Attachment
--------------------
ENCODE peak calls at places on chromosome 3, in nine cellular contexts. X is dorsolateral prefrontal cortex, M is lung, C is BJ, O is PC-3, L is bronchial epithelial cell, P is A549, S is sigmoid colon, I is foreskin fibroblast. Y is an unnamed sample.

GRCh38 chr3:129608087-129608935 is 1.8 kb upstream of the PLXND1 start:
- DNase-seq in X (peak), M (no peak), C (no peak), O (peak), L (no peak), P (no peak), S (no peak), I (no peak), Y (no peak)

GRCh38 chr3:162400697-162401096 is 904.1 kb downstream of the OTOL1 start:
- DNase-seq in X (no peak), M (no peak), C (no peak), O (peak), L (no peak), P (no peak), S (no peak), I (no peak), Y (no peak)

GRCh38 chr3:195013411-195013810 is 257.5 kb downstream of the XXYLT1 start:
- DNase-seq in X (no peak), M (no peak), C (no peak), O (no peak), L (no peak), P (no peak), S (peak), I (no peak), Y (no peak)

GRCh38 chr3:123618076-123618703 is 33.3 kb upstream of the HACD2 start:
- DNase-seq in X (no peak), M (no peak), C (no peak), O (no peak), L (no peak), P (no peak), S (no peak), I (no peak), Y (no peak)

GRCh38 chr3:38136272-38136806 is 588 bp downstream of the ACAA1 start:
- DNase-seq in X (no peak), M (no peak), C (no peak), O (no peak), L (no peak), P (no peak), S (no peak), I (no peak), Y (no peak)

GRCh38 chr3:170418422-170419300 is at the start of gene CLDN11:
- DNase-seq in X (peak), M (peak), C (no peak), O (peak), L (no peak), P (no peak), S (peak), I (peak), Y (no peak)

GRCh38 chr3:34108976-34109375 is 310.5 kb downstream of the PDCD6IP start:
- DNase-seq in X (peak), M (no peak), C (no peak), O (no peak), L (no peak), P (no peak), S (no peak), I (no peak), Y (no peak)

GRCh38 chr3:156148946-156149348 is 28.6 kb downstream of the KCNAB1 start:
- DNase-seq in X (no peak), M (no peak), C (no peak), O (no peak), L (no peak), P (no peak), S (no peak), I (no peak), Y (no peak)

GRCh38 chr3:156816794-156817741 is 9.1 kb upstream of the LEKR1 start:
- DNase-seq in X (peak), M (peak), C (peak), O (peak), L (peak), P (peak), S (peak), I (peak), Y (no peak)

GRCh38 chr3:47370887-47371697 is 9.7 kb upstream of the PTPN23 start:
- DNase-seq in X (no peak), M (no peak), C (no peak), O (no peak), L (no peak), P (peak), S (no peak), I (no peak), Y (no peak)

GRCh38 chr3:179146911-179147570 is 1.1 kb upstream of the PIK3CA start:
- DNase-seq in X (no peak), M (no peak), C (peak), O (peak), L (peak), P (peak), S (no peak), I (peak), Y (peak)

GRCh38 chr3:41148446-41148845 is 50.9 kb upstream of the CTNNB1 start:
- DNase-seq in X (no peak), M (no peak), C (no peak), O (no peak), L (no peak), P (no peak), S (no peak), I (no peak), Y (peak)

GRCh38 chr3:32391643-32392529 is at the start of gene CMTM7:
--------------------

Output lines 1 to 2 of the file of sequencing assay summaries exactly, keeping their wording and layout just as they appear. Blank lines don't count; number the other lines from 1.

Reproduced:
ENCODE peak calls at places on chromosome 3, in nine cellular contexts. X is dorsolateral prefrontal cortex, M is lung, C is BJ, O is PC-3, L is bronchial epithelial cell, P is A549, S is sigmoid colon, I is foreskin fibroblast. Y is an unnamed sample.

GRCh38 chr3:129608087-129608935 is 1.8 kb upstream of the PLXND1 start: